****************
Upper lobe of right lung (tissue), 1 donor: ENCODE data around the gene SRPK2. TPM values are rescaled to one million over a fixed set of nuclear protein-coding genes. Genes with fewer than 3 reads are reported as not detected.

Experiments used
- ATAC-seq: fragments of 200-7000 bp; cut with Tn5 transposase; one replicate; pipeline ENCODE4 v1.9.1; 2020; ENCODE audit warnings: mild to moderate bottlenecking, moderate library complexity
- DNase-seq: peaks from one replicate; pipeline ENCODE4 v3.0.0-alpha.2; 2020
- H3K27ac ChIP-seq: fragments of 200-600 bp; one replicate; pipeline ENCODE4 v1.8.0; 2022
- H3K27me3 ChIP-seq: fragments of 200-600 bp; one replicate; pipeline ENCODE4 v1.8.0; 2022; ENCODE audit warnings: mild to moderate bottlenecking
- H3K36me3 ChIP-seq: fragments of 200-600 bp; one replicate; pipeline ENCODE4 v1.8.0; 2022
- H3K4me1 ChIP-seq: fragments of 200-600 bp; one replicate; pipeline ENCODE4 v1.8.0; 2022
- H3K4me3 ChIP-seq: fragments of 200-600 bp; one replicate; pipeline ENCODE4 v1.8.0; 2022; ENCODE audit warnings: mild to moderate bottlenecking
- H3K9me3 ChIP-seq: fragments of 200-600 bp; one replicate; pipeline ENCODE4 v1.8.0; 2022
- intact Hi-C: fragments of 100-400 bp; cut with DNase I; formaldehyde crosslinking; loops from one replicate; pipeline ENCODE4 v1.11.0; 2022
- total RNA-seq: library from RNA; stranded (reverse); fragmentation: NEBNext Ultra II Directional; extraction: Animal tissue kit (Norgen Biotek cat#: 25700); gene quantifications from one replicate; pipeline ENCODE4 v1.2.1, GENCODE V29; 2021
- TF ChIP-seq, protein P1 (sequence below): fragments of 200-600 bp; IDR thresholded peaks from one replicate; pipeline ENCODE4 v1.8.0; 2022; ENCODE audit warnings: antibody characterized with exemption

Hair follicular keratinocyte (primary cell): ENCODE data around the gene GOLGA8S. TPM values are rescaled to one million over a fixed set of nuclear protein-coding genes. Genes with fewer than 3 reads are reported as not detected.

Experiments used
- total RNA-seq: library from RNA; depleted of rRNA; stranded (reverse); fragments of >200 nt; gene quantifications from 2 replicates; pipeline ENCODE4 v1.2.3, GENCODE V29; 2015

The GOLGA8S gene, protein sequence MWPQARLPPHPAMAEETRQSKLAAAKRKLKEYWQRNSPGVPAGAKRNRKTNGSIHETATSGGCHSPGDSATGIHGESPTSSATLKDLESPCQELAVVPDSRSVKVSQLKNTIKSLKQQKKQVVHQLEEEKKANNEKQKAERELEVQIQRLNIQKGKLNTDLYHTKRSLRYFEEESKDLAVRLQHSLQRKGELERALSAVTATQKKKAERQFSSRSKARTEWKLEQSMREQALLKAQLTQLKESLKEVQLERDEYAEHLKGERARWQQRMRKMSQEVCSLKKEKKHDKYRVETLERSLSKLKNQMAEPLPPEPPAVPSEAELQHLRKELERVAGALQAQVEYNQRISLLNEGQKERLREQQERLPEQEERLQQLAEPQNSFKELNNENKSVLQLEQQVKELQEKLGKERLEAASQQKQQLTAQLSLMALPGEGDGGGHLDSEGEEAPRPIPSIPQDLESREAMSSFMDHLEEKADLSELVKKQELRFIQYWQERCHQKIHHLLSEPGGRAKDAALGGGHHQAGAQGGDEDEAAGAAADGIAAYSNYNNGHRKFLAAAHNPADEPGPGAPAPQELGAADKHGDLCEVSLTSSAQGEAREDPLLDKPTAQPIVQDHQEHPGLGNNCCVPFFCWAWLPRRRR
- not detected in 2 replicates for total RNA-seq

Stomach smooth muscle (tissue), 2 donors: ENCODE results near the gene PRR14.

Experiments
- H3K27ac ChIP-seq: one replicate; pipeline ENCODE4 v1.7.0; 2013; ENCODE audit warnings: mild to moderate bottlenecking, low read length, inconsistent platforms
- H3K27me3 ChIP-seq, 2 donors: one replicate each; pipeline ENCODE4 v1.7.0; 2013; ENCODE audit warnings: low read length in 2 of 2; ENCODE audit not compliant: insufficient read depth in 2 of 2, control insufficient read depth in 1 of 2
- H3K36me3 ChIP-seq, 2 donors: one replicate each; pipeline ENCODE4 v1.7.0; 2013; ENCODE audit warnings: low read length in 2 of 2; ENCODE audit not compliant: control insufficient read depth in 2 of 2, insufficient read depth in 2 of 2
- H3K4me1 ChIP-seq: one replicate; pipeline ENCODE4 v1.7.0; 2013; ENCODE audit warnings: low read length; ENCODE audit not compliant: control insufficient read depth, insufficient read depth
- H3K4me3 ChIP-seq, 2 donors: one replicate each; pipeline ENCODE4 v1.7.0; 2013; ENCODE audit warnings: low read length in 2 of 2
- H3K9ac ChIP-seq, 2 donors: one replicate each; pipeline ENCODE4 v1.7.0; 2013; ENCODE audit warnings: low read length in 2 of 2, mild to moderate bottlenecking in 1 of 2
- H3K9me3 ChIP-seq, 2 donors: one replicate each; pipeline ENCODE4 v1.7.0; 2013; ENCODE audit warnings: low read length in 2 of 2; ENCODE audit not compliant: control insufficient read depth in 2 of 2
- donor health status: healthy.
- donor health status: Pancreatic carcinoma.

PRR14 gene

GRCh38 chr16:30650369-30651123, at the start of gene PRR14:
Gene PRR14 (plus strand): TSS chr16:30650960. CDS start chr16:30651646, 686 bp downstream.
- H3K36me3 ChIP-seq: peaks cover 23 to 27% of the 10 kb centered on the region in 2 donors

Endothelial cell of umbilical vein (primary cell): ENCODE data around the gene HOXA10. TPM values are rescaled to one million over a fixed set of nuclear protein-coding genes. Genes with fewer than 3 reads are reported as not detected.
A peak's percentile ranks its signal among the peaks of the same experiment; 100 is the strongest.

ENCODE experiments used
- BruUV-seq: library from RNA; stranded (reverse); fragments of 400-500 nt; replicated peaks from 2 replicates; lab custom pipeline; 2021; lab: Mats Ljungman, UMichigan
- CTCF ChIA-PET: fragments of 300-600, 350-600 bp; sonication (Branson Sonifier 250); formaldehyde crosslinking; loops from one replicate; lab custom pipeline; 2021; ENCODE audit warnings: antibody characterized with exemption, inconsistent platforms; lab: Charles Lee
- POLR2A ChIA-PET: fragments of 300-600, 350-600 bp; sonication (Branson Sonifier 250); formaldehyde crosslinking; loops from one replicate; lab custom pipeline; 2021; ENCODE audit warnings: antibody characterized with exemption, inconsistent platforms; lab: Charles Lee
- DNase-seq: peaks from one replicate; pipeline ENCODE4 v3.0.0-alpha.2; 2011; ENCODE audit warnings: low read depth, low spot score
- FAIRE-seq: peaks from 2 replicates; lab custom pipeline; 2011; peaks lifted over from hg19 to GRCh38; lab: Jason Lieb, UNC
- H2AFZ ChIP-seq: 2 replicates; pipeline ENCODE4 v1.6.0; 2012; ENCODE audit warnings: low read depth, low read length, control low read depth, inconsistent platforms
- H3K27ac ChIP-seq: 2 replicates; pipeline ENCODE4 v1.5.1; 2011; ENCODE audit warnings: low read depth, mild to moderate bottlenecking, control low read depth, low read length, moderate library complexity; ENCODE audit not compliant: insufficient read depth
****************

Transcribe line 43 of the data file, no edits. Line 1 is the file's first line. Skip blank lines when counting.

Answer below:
- H3K27ac ChIP-seq: 2 replicates; pipeline ENCODE4 v1.5.1; 2011; ENCODE audit warnings: low read depth, mild to moderate bottlenecking, control low read depth, low read length, moderate library complexity; ENCODE audit not compliant: insufficient read depth